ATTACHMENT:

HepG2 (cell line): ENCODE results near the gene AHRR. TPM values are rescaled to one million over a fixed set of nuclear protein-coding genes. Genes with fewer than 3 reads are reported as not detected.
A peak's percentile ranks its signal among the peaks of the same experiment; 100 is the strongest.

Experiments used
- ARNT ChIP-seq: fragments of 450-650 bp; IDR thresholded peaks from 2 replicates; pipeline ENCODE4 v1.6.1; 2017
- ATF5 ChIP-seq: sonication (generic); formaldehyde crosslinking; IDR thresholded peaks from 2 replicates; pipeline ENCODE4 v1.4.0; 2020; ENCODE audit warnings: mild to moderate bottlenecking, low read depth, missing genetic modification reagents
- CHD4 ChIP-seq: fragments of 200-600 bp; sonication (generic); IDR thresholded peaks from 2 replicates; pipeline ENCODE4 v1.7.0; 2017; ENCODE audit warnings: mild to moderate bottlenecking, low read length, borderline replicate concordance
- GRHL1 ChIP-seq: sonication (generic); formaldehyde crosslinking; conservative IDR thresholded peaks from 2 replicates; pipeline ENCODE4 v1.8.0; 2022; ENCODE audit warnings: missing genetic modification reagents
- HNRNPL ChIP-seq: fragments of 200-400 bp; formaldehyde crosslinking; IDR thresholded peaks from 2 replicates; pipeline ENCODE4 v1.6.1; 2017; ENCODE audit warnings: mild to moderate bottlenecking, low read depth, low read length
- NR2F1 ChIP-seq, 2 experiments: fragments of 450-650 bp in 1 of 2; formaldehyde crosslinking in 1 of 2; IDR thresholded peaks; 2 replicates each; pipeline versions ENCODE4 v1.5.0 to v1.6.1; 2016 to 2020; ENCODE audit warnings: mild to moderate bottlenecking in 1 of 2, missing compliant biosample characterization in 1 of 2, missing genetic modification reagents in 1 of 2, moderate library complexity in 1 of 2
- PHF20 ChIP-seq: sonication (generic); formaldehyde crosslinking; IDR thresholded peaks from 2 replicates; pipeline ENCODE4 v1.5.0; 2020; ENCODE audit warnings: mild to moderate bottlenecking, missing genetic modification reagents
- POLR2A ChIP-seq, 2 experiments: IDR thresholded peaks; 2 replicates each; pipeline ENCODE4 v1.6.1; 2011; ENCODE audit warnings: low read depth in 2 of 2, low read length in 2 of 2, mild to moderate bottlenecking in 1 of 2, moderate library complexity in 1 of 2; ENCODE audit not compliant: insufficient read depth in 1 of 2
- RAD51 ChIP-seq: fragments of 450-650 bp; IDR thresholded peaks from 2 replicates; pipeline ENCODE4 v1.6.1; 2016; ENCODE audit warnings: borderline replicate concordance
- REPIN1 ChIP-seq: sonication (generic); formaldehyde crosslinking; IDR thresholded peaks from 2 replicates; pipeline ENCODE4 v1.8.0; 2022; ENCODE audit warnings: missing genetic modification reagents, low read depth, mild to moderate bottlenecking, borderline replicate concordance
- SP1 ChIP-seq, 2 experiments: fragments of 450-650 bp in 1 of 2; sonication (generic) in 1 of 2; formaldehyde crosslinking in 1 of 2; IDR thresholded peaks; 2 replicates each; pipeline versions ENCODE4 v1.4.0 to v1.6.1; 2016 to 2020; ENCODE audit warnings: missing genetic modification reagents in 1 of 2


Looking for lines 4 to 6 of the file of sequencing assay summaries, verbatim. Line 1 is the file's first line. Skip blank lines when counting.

- ARNT ChIP-seq: fragments of 450-650 bp; IDR thresholded peaks from 2 replicates; pipeline ENCODE4 v1.6.1; 2017
- ATF5 ChIP-seq: sonication (generic); formaldehyde crosslinking; IDR thresholded peaks from 2 replicates; pipeline ENCODE4 v1.4.0; 2020; ENCODE audit warnings: mild to moderate bottlenecking, low read depth, missing genetic modification reagents
- CHD4 ChIP-seq: fragments of 200-600 bp; sonication (generic); IDR thresholded peaks from 2 replicates; pipeline ENCODE4 v1.7.0; 2017; ENCODE audit warnings: mild to moderate bottlenecking, low read length, borderline replicate concordance